My Adventure with The Sacred Harp

So, today, I had to try to find out of any of the different versions of The Sacred Harp–each one claiming to be more authentic than the last, each one’s claim on true authenticity more dubious than the last, at least as far as I can tell–still had George Pullen Jackson’s historical piece up-front.  I ended up calling down to Carrollton, Georgia, where the Denson book is now published.

The gentleman I talked to informed me that there were nothing but hymns in his book.  He did not want it cluttered with any of that new junk.  That would be funny enough, considering that Jackson died in ’53.  But the thing that had me laughing the rest of the afternoon was that I swore I could practically hear the wink in his voice.

Sometimes the arguments are older than you are, and you just have them because you always have.  And what can you do in the face of your place in history but play your part when the tie comes and try to enjoy it?

4 thoughts on “My Adventure with The Sacred Harp

  1. Never mind whether the “new junk” is junk, there is a genuine difference in style between the songs in the Denson book and the newer songs in the Cooper book. (The Cooper book also has many of the older songs of the Denson book.) Many people (but not me) think the “new junk” is great.

  2. Aunt B.,

    Jackson’s Intro [a piece he wrote much earlier] was included in a facsimile edition of the 1859 Sacred Harp published in 1968 by Broadman Press. Its publication was not under the auspices of the Sacred Harp Publishing Company. The current [1991] edition of the Sacred Harp certainly has some “new junk” in it; I’m curious as to who you talked to in Carrollton, as I know those people. I suspect that the Broadman edition was prepared by William J. Reynolds, who used to be head of the Music Department of the former Southern Baptist Sunday School Board; Bill’s still alive, and his son Tim still leads the local Sacred Harp group here. If you’re interested in any further adventures, you might consider coming to sing with us some time; check our web site at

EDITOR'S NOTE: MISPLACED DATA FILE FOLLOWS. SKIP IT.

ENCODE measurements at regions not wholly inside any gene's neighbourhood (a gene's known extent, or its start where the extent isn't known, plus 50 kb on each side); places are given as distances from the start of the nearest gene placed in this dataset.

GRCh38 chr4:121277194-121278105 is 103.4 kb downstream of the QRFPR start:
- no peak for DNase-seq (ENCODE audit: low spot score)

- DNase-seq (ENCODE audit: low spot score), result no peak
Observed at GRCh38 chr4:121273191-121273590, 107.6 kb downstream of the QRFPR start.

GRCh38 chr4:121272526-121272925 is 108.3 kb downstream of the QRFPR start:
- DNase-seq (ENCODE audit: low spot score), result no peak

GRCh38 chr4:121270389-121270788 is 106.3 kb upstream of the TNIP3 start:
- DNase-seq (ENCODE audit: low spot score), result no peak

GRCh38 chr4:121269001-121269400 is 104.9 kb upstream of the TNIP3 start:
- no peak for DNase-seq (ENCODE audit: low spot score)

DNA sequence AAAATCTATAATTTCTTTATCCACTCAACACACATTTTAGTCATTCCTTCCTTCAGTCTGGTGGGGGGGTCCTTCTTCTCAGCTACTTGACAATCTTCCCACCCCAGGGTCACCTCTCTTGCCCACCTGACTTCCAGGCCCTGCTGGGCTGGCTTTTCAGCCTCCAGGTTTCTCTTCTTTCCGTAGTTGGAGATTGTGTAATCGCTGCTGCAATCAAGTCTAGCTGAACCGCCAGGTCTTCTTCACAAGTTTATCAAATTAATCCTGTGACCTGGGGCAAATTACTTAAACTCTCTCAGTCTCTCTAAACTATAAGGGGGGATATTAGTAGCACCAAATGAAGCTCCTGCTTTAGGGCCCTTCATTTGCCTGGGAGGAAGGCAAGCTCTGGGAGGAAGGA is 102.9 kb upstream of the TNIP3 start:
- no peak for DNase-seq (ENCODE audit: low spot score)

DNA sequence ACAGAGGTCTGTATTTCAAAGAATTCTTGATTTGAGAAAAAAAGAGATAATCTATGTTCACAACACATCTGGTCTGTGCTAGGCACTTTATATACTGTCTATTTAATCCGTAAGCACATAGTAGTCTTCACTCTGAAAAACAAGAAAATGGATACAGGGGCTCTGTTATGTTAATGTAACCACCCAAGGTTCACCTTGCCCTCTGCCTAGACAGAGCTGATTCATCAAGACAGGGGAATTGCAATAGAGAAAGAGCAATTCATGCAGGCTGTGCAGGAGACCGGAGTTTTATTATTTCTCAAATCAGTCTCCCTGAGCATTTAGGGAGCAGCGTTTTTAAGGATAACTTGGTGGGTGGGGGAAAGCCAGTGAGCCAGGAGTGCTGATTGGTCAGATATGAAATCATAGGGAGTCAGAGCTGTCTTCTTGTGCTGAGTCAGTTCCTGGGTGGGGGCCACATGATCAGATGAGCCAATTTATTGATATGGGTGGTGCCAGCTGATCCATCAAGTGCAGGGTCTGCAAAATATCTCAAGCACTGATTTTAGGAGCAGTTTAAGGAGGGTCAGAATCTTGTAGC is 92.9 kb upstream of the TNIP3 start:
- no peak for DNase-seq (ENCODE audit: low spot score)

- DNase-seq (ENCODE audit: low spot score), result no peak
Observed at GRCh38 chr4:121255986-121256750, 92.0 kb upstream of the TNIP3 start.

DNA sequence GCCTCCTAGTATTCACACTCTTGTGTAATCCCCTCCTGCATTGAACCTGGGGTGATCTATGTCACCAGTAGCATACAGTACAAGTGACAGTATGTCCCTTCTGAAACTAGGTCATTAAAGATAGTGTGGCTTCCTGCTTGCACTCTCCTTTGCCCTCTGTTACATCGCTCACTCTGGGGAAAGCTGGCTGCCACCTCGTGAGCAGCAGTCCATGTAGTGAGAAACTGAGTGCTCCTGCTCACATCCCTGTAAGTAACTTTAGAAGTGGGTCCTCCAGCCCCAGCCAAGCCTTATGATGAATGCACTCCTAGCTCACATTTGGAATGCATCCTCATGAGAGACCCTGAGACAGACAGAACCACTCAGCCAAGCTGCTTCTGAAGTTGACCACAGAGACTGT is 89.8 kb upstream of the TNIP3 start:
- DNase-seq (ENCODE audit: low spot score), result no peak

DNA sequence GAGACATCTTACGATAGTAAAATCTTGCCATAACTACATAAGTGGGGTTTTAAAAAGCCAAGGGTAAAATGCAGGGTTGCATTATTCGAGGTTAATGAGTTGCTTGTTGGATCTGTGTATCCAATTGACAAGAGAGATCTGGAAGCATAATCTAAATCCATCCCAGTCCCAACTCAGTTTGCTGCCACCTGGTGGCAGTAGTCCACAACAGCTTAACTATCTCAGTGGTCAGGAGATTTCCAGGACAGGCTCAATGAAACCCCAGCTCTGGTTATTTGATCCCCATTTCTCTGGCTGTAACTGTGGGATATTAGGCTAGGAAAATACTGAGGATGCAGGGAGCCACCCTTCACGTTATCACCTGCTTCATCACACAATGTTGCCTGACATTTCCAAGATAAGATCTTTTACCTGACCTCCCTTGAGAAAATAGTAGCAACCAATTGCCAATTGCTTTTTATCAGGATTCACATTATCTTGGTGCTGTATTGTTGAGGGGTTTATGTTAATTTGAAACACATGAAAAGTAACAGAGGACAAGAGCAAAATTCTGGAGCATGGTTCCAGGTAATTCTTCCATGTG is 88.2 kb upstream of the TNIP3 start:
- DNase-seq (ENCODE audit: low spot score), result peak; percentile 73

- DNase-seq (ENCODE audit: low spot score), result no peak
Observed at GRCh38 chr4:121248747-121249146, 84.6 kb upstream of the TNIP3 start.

Or check out–a veritable cornucopia of shape-note info.

  3. I don’t want to cause that poor guy any trouble. I hope it was clear that I was teasing him a little–as is my way–and he was teasing back a little. I was tickled, as I love to be teased by old men.

    I was merely trying to determine whether the Jackson stuff was only in the 1968 Broadman edition or if it had been reproduced in other editions. It has not. Which means, as far as I can tell, that Jackson’s piece is no longer easily available to people. I’m hoping against hope to rectify that.

    I am, however, tickled to hear that William Reynolds is still alive. I have on my desk right now a copy of a letter to him, which makes clear that he was, indeed, very involved with the preparation of the 68 edition.

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